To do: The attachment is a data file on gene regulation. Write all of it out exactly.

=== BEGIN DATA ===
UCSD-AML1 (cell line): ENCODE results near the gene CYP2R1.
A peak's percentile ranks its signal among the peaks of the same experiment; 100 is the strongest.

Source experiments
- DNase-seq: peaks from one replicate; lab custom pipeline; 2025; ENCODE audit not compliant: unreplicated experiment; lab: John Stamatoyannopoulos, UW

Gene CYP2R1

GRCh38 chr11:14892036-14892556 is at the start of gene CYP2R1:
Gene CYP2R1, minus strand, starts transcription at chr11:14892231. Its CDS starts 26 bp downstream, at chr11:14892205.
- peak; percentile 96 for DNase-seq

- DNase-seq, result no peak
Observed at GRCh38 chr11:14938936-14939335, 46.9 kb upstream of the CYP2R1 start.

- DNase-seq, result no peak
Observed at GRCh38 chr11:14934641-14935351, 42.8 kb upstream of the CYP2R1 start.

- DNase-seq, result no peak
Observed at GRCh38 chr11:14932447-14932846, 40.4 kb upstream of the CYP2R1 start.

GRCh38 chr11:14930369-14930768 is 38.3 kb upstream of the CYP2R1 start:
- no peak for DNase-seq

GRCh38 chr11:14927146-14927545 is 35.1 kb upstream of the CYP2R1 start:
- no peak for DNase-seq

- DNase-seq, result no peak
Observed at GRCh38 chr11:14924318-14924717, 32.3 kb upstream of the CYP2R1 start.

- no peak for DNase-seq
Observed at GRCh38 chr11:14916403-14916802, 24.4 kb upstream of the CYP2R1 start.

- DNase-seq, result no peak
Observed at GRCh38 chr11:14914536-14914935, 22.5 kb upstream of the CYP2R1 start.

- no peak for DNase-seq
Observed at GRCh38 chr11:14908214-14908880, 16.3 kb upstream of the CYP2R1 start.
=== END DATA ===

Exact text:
UCSD-AML1 (cell line): ENCODE results near the gene CYP2R1.
A peak's percentile ranks its signal among the peaks of the same experiment; 100 is the strongest.

Source experiments
- DNase-seq: peaks from one replicate; lab custom pipeline; 2025; ENCODE audit not compliant: unreplicated experiment; lab: John Stamatoyannopoulos, UW

Gene CYP2R1

GRCh38 chr11:14892036-14892556 is at the start of gene CYP2R1:
Gene CYP2R1, minus strand, starts transcription at chr11:14892231. Its CDS starts 26 bp downstream, at chr11:14892205.
- peak; percentile 96 for DNase-seq

- DNase-seq, result no peak
Observed at GRCh38 chr11:14938936-14939335, 46.9 kb upstream of the CYP2R1 start.

- DNase-seq, result no peak
Observed at GRCh38 chr11:14934641-14935351, 42.8 kb upstream of the CYP2R1 start.

- DNase-seq, result no peak
Observed at GRCh38 chr11:14932447-14932846, 40.4 kb upstream of the CYP2R1 start.

GRCh38 chr11:14930369-14930768 is 38.3 kb upstream of the CYP2R1 start:
- no peak for DNase-seq

GRCh38 chr11:14927146-14927545 is 35.1 kb upstream of the CYP2R1 start:
- no peak for DNase-seq

- DNase-seq, result no peak
Observed at GRCh38 chr11:14924318-14924717, 32.3 kb upstream of the CYP2R1 start.

- no peak for DNase-seq
Observed at GRCh38 chr11:14916403-14916802, 24.4 kb upstream of the CYP2R1 start.

- DNase-seq, result no peak
Observed at GRCh38 chr11:14914536-14914935, 22.5 kb upstream of the CYP2R1 start.

- no peak for DNase-seq
Observed at GRCh38 chr11:14908214-14908880, 16.3 kb upstream of the CYP2R1 start.